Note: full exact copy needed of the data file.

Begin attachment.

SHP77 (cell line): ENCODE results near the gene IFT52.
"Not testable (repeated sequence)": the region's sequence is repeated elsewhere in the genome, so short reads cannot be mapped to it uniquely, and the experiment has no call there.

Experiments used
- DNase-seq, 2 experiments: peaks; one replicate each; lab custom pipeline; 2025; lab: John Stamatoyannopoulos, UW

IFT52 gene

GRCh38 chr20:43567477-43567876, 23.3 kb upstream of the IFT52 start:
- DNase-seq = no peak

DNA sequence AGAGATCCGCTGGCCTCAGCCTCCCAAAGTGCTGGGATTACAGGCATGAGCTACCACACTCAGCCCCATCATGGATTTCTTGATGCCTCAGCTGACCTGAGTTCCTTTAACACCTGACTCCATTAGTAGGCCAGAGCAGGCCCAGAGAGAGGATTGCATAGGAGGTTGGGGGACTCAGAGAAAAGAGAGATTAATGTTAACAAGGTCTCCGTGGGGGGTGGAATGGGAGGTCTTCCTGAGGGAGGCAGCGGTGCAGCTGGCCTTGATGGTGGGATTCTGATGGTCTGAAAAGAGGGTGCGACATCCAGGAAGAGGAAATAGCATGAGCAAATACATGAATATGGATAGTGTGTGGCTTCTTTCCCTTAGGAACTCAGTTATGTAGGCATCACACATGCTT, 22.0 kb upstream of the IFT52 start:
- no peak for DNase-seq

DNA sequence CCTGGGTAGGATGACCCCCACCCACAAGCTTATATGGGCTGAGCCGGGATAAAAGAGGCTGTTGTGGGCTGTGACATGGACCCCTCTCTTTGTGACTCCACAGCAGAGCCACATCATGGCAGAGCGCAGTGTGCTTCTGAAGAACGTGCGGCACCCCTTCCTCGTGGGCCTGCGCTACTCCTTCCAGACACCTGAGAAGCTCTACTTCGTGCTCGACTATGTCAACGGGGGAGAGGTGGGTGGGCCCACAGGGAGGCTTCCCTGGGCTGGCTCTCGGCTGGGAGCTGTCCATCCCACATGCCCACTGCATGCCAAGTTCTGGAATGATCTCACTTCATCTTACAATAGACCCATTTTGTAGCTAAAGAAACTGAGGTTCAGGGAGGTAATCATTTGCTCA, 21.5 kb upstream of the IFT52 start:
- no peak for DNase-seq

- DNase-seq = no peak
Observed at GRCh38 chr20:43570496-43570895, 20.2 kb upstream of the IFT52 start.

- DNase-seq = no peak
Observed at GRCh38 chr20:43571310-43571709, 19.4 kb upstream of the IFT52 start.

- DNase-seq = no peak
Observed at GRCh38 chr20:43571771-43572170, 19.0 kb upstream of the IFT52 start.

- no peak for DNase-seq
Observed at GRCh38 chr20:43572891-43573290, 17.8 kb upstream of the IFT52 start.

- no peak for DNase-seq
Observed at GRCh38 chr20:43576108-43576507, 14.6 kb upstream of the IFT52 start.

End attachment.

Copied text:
SHP77 (cell line): ENCODE results near the gene IFT52.
"Not testable (repeated sequence)": the region's sequence is repeated elsewhere in the genome, so short reads cannot be mapped to it uniquely, and the experiment has no call there.

Experiments used
- DNase-seq, 2 experiments: peaks; one replicate each; lab custom pipeline; 2025; lab: John Stamatoyannopoulos, UW

IFT52 gene

GRCh38 chr20:43567477-43567876, 23.3 kb upstream of the IFT52 start:
- DNase-seq = no peak

DNA sequence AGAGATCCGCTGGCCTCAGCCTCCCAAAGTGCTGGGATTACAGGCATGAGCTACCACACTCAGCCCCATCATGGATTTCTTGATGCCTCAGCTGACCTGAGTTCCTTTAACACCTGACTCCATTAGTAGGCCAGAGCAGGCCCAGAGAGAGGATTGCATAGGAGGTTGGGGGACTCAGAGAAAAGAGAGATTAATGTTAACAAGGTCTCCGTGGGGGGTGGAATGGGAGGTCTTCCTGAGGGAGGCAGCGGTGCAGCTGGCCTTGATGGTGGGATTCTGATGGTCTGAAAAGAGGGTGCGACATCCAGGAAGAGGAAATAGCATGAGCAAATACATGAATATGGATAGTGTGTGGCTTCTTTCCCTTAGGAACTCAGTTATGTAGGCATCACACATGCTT, 22.0 kb upstream of the IFT52 start:
- no peak for DNase-seq

DNA sequence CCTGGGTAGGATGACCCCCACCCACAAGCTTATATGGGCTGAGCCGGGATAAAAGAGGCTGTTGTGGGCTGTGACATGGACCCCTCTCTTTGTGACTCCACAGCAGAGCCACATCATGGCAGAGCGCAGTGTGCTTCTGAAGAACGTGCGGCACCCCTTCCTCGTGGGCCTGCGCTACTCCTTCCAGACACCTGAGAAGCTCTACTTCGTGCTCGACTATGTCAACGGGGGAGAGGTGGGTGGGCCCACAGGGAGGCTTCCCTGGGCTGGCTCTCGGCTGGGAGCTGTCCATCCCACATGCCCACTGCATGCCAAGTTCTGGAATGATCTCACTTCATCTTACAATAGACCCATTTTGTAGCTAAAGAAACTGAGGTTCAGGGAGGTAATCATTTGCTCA, 21.5 kb upstream of the IFT52 start:
- no peak for DNase-seq

- DNase-seq = no peak
Observed at GRCh38 chr20:43570496-43570895, 20.2 kb upstream of the IFT52 start.

- DNase-seq = no peak
Observed at GRCh38 chr20:43571310-43571709, 19.4 kb upstream of the IFT52 start.

- DNase-seq = no peak
Observed at GRCh38 chr20:43571771-43572170, 19.0 kb upstream of the IFT52 start.

- no peak for DNase-seq
Observed at GRCh38 chr20:43572891-43573290, 17.8 kb upstream of the IFT52 start.

- no peak for DNase-seq
Observed at GRCh38 chr20:43576108-43576507, 14.6 kb upstream of the IFT52 start.